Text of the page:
Robert Kaplan has penned a provocative piece in Foreign Policy entitles “The Ruins of Empire in the Middle East” where in he argues for the virtues of empire in the Middle East as a means for maintaining stability: “Imperialism bestowed order, however retrograde it may have been. The challenge now is less to establish democracy than to reestablish order. For without order, there is no freedom for anyone.” http://foreignpolicy.com/2015/05/25/its-time-to-bring-imperialism-back-to-the-middle-east-syria-iraq-islamic-state-iran/
Not surprisingly, there has been a response. Benjamin Denison and Andrew Lebovich argue that Kaplan’s history is shaky and vague at best, and that “Kaplan and others call for imperialism-lite — without acknowledging that empires aren’t always sunny, stable and successful. Policymakers and scholars alike need accurate historical examinations of imperial rule, and need to stay alert to the ways in which local politics, outside political forces and military intervention affect countries in untold and infinitely complex ways.”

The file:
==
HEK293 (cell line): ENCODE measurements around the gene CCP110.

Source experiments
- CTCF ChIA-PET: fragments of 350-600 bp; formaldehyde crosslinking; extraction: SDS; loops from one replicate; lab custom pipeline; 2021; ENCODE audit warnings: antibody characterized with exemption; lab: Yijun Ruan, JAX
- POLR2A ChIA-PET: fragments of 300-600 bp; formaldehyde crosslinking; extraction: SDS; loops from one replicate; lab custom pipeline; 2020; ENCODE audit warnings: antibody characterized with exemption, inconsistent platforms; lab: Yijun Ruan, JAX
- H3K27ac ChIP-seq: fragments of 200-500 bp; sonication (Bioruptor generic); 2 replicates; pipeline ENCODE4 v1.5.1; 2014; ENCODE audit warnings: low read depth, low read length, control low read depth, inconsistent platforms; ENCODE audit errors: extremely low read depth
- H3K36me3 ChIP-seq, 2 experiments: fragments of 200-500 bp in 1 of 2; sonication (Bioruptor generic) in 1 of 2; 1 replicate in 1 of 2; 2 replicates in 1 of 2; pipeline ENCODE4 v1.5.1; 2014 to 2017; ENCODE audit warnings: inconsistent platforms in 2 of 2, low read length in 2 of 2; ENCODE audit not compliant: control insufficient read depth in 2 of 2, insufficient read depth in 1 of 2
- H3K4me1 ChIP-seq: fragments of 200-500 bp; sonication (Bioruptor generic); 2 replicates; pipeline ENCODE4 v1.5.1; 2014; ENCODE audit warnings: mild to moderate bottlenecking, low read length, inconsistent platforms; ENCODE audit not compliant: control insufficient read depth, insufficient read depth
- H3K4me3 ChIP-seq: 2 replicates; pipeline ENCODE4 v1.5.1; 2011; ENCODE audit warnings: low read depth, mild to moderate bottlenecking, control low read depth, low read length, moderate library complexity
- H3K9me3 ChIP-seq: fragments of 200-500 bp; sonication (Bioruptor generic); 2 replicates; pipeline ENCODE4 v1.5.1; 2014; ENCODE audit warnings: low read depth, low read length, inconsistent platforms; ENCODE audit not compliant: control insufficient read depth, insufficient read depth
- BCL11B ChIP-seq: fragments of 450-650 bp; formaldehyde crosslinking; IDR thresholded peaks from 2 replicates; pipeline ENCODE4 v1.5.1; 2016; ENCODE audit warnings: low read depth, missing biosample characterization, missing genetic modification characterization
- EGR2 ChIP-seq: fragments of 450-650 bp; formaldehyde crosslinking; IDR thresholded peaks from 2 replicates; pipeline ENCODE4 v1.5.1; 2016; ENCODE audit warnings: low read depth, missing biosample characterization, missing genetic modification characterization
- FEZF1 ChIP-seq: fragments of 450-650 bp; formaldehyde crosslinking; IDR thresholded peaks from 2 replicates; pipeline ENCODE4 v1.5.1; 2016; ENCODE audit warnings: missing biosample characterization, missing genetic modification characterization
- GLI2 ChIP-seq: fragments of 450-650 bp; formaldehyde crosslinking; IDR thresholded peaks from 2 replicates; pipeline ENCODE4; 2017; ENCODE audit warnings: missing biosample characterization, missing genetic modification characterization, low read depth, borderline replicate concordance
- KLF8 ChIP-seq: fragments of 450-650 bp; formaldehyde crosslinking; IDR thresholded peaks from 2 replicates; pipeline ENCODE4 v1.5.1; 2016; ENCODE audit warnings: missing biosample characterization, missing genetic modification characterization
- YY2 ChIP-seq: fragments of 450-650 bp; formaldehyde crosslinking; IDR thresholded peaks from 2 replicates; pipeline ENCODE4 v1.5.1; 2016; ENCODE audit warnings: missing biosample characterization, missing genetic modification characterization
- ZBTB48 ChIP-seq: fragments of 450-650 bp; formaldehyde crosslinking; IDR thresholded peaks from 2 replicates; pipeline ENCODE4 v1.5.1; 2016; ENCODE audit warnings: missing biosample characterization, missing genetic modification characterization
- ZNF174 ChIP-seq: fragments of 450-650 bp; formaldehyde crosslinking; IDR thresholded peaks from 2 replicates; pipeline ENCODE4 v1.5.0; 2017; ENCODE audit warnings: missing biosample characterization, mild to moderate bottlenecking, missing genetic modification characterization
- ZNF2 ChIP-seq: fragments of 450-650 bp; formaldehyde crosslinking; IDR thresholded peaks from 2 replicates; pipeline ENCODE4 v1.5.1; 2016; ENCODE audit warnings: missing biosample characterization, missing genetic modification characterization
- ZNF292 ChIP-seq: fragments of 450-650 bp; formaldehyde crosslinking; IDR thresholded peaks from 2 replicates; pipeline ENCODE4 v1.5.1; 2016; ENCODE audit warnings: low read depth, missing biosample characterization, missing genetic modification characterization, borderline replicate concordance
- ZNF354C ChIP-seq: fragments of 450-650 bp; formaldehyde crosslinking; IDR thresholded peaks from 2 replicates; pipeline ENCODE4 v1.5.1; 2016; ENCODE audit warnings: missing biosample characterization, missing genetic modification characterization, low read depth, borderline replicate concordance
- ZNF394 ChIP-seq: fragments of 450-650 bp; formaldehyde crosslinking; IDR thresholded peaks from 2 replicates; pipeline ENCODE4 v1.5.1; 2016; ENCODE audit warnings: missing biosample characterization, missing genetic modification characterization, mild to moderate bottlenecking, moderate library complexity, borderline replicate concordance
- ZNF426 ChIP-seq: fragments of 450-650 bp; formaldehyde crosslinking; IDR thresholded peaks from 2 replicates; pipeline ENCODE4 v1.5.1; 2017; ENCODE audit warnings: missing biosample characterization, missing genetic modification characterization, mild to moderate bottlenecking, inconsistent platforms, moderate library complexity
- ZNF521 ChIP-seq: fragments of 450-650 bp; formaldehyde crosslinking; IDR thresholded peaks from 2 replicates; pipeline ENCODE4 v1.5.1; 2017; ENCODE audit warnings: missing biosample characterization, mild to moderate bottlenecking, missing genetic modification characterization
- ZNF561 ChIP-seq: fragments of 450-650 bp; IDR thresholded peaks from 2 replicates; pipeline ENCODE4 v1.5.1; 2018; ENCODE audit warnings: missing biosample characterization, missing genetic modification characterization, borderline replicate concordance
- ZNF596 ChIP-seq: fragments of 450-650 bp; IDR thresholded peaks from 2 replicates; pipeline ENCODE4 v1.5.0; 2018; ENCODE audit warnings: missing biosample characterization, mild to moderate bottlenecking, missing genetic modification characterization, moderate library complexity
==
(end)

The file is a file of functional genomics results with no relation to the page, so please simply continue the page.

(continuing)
The debate also raises a deeper question about the nature of the state system in the Middle East. Since the rise of IS it has become increasingly popular to argue that the Middle East state system is entirely artificial, a remnant of the Sykes-Picot agreement, and therefore unsustainable. In two separate articles, Marc Lynch and Sarah Pursley argue that the history and the current reality are too complex to be captured by this common though simplistic argument.
Lynch argues in “Rethinking Nations in the Middle East” that identities based on the current state system do have resonance: http://www.washingtonpost.com/blogs/monkey-cage/wp/2015/06/02/rethinking-nations-in-the-middle-east/
And in a two part article,’Lines Drawn on an Empty Map’: Iraq’s Borders and the Legend of the Artificial State (Part 1 & 2)’ Pursley describes the division of the Middle East as a complex process at least in part influenced by local politics: